Indisputable Fact #4: In America, we love capitalism, but we hate monopolies.
In ’96, Michael Jordan was so indisputably great that the basketball media had become bored of talking about how great he was. So, why not take this opportunity to vote for the hard-working man who never got the shine he deserved? That’s a good idea, right?
Not really. And it was pretty funny when all the same media members got Jordan cry face when he retired (for the first time) after the 97-98 Finals. These were the same people who were so jaded by his greatness that they had no problem taking it for granted and voting for a far inferior player just because it would be more interesting to write about. I mean, I get it – Jordan only won 69 games that year instead of 72 like the year before – what a bag of crap. But, that was still 5 games better than Malone’s best win total ever. That’s what we’re talking about here. An average Jordan season was better than Malone’s best ever. But, hey – those two weeks of magazine articles were totally worth it!
“The Scorned Self” – Derrick Rose (def. LeBron James), 2010-11
This one continues to look worse and worse by the day. And if you’ve happened to turn on a Knick’s game at basically any point this season, it’s hard to believe it even happened. Let me set the stage for you…
LeBron had just taken his talents to South Beach to become the feature member of one of the most hated teams in NBA history. Despite, not really, technically, doing anything wrong – he basically became basketball Hitler. And you better believe that a lot of media members were super butthurt about it. You better also believe that those same people wanted revenge and developed a wandering eye for Derrick Rose. He was the best player on the upstart Bulls, so naturally he got the entirety of their attention – but he was not the entire reason the Bulls were good.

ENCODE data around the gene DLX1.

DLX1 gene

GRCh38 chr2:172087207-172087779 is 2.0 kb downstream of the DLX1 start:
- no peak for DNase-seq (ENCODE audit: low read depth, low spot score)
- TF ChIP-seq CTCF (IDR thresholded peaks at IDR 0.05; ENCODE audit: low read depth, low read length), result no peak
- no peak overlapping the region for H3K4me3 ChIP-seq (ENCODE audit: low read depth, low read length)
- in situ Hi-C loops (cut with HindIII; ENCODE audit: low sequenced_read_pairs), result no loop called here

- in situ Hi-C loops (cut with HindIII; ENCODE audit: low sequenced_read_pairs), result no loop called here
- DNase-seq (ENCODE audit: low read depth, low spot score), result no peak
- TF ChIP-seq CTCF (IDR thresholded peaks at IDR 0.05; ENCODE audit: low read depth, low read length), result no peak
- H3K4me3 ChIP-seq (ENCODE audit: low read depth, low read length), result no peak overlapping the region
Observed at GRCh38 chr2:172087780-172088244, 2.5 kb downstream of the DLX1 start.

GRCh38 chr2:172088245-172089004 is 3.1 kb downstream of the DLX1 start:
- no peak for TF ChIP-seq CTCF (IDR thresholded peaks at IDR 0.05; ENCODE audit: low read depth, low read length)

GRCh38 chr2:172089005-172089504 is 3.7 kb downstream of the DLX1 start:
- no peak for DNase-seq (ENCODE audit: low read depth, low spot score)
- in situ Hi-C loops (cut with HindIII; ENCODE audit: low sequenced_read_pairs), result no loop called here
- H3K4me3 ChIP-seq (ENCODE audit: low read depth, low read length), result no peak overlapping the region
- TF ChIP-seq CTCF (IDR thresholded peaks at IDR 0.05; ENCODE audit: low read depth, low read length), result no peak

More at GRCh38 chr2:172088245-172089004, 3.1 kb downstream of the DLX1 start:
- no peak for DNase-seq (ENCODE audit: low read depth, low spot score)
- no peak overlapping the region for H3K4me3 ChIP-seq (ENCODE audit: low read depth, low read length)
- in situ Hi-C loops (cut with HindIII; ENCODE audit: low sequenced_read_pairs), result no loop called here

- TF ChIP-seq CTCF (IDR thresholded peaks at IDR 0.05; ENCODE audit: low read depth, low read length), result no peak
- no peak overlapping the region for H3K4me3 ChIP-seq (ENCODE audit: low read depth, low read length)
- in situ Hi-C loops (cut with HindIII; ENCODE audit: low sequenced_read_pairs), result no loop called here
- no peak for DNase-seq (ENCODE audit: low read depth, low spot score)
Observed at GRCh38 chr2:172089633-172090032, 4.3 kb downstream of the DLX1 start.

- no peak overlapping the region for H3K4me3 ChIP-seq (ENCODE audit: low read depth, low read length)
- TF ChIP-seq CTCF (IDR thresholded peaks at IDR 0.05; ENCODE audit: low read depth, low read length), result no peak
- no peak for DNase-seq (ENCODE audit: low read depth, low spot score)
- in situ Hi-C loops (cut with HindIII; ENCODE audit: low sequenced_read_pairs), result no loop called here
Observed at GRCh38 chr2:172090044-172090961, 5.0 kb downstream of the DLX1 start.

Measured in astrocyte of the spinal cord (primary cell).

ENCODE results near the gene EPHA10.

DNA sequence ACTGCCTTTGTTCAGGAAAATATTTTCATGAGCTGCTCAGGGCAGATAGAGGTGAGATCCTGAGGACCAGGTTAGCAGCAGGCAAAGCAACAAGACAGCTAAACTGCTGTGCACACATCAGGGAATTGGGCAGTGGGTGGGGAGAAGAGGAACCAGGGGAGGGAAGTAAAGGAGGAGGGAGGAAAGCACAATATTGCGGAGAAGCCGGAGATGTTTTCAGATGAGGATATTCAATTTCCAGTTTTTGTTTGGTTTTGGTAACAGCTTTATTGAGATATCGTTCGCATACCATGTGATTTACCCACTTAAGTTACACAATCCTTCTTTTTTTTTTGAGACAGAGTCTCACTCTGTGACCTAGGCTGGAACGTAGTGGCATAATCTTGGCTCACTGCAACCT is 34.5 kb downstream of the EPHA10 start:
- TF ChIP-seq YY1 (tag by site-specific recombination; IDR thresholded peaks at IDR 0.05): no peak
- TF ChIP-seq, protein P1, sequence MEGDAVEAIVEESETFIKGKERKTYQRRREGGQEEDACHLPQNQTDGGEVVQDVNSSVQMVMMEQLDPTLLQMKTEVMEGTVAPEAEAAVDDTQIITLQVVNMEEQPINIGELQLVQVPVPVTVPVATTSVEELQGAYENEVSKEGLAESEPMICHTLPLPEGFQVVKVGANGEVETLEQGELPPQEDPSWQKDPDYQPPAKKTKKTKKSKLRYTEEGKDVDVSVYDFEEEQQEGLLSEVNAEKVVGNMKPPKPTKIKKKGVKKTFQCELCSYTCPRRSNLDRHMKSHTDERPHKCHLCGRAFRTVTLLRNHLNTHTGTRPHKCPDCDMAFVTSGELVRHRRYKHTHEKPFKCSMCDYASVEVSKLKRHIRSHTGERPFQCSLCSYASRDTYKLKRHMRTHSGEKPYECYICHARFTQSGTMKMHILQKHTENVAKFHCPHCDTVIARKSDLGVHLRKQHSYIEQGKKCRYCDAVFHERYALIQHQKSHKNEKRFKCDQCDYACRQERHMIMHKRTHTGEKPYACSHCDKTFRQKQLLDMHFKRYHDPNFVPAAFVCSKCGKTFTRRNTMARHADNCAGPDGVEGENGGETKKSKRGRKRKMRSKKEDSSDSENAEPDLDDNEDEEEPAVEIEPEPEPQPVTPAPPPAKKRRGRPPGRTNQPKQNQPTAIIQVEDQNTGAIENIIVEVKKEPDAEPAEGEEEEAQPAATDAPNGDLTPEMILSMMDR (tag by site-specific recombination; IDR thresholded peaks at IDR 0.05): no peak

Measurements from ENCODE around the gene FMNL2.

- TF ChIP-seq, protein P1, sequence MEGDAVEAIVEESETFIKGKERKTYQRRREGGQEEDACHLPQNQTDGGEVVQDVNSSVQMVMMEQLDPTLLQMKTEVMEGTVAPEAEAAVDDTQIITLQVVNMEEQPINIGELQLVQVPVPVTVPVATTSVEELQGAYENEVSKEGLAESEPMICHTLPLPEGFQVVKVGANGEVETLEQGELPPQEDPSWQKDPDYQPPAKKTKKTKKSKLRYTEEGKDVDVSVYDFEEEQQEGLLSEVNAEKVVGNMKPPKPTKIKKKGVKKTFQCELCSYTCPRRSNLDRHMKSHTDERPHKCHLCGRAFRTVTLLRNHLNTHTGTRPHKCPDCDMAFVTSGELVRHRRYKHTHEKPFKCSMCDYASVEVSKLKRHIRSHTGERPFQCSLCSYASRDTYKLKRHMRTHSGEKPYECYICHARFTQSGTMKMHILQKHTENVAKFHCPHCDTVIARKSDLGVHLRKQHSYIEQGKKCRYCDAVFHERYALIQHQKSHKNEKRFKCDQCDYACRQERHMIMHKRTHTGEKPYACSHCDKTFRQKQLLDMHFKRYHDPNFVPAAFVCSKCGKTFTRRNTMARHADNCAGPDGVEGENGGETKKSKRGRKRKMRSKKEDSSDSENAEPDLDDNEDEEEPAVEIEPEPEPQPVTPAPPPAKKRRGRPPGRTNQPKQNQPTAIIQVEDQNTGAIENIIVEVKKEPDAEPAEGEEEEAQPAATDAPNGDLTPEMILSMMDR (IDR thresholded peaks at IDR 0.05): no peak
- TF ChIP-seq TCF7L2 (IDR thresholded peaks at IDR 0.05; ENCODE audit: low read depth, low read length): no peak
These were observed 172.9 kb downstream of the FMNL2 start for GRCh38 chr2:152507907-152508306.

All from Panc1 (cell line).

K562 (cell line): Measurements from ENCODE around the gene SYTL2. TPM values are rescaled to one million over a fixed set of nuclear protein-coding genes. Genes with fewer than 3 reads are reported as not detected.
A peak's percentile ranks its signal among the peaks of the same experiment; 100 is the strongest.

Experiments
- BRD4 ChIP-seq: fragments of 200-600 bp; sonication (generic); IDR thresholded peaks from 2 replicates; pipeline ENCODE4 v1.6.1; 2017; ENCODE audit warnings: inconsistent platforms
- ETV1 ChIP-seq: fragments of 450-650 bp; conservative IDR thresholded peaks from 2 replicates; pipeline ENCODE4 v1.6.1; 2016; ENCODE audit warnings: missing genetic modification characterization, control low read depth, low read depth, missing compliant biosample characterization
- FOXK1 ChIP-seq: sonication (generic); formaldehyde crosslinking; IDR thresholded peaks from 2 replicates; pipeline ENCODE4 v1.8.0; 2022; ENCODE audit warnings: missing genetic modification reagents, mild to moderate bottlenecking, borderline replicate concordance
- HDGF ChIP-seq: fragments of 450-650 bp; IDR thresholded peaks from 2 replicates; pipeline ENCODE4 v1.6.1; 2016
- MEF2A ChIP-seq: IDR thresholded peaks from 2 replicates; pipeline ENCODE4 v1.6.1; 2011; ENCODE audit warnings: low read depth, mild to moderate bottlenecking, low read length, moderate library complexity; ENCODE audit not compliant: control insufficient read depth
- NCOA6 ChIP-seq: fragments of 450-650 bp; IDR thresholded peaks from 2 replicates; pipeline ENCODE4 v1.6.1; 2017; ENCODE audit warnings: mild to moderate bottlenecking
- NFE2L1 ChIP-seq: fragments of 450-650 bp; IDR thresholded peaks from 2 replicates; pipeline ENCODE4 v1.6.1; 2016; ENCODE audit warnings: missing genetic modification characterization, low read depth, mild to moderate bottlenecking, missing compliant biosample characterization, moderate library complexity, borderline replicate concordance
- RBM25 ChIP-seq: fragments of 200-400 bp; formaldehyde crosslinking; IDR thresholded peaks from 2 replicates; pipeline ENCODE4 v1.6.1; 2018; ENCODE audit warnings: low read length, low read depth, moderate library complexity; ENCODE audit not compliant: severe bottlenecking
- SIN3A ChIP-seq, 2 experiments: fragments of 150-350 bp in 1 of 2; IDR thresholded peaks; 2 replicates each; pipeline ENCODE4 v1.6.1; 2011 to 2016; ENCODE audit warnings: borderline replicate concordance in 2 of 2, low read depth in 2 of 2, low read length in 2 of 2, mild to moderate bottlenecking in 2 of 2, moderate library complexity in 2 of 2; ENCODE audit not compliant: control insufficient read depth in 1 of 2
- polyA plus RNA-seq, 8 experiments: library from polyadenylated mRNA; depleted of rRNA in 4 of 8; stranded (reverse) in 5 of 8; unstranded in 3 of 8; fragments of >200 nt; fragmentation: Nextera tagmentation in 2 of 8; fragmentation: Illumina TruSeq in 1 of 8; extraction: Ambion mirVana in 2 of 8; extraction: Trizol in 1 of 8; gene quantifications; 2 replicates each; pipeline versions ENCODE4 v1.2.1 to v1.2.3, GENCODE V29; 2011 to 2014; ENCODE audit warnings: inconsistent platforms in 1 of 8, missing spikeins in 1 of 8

Don’t get me wrong – Derrick Rose was great in 2010-11. But, the Bulls’ defense was what was truly spectacular about the team. And in that regard, well, Derrick Rose is a well-documented turnstile. It didn’t matter though. The media had already decided he was a great rebound guy (romantic-wise, not basketball-wise) and seized the opportunity to get all jilted-lover on LeBron. “This will show him!” they thought. And in doing so, they ironically showed him their most impassioned acknowledgement of his greatness.
You see, whether it was conscious or not – the vote against him was an admittance by everyone involved that LeBron is better than us. It’s why people were so devastated about him leaving Cleveland in the first place. We knew he was the chosen one – how dare he do something so pedestrian like change jobs?! Upgrading his work conditions seemed so superficial and small. So… not superhuman. It seemed less like King James and more like Janice in Accounting.
So, what would’ve been his 3rd MVP in as many years paid the price – ruining what should’ve ultimately been 5 straight for King James. Now, looking back on it in 2017, well, let’s just say that everyone who voted for Rose needs to have their ballot taken away for 5 straight years.
“The Preservation of Self” – Steph Curry (def. the Field), 2015-16
That brings us to Chef Curry with the rock – the most recent MVP. And, while I have no problem with Curry winning, I do have a problem with the way it all went down.
This was the first year that the media’s votes were ever public. And, it was also the first year – in the history of the NBA – that a unanimous MVP was selected. Coincidence? I think not. And, by unanimously voting for the correct candidate for the first time ever, the media inadvertently showed that it could still be all about them.